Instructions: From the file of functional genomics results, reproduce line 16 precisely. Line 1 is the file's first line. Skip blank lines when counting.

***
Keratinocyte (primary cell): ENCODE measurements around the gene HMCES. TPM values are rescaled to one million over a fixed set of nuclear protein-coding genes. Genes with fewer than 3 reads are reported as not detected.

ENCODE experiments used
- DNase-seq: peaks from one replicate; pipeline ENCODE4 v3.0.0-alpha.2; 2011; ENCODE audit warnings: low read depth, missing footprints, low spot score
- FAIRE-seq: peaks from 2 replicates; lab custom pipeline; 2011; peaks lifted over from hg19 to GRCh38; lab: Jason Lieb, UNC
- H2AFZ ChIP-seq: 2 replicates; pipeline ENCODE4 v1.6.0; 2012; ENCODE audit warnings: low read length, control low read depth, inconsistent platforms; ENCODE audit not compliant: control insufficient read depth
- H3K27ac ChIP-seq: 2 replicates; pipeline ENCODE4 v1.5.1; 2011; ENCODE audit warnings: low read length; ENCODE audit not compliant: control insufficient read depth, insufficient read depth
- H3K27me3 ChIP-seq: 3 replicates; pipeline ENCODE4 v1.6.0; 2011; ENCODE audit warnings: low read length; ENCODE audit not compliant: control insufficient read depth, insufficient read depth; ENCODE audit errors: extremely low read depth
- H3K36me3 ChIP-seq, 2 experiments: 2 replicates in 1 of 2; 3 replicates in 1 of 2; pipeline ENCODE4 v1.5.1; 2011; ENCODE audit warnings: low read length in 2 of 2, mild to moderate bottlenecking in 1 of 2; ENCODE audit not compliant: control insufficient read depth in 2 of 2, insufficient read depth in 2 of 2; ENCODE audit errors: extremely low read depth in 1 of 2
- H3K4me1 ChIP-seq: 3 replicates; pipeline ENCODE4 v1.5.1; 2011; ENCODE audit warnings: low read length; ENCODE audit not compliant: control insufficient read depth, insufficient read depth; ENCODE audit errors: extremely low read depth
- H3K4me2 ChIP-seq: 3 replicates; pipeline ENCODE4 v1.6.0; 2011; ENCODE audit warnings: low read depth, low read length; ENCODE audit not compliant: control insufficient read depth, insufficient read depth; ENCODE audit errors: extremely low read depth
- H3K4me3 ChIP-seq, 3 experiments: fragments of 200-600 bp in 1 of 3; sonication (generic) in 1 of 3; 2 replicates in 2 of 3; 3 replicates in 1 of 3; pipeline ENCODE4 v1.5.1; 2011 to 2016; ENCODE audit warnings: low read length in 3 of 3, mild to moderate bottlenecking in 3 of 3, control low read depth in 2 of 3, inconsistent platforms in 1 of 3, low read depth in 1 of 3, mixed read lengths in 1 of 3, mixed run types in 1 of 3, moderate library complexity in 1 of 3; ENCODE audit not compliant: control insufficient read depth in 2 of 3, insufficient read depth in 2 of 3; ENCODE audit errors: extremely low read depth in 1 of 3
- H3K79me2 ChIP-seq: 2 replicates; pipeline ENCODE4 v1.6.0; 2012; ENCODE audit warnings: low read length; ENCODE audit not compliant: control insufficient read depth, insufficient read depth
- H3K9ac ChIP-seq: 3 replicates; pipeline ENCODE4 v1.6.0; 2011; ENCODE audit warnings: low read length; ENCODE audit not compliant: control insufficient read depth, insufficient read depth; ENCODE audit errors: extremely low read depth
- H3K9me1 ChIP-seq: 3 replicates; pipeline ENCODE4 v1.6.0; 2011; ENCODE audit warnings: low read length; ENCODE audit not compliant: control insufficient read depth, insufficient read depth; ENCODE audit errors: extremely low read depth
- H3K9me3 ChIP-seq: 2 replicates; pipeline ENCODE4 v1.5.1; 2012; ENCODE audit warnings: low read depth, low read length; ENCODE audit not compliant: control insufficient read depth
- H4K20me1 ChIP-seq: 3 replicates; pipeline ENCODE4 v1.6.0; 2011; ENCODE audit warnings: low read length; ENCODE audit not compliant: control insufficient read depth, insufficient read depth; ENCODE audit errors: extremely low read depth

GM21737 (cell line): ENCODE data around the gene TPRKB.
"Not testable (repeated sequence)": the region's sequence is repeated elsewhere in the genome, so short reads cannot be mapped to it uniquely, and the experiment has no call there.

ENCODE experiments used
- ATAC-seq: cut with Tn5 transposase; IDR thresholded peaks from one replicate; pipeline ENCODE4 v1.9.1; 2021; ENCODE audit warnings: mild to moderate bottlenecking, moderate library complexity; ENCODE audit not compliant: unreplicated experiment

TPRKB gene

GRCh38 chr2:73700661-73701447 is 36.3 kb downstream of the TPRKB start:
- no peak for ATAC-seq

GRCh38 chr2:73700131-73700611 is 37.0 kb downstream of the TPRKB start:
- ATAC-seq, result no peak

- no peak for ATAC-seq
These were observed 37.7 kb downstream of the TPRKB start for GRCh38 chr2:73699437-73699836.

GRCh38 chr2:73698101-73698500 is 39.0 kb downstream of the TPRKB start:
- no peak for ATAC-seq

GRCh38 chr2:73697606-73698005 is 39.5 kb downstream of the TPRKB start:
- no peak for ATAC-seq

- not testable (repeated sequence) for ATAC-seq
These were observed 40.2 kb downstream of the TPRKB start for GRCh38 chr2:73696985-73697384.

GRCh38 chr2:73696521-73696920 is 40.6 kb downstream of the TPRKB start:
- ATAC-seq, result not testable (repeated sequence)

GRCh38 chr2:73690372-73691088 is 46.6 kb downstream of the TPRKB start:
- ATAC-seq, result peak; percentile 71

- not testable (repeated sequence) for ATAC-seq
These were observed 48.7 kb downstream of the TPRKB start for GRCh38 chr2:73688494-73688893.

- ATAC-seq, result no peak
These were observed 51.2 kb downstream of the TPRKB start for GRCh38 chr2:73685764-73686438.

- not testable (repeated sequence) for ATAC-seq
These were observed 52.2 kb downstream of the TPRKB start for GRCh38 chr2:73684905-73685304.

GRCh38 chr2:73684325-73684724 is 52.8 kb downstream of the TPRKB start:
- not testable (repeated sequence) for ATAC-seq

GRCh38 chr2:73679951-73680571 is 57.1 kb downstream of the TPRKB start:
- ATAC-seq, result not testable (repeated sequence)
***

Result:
- H4K20me1 ChIP-seq: 3 replicates; pipeline ENCODE4 v1.6.0; 2011; ENCODE audit warnings: low read length; ENCODE audit not compliant: control insufficient read depth, insufficient read depth; ENCODE audit errors: extremely low read depth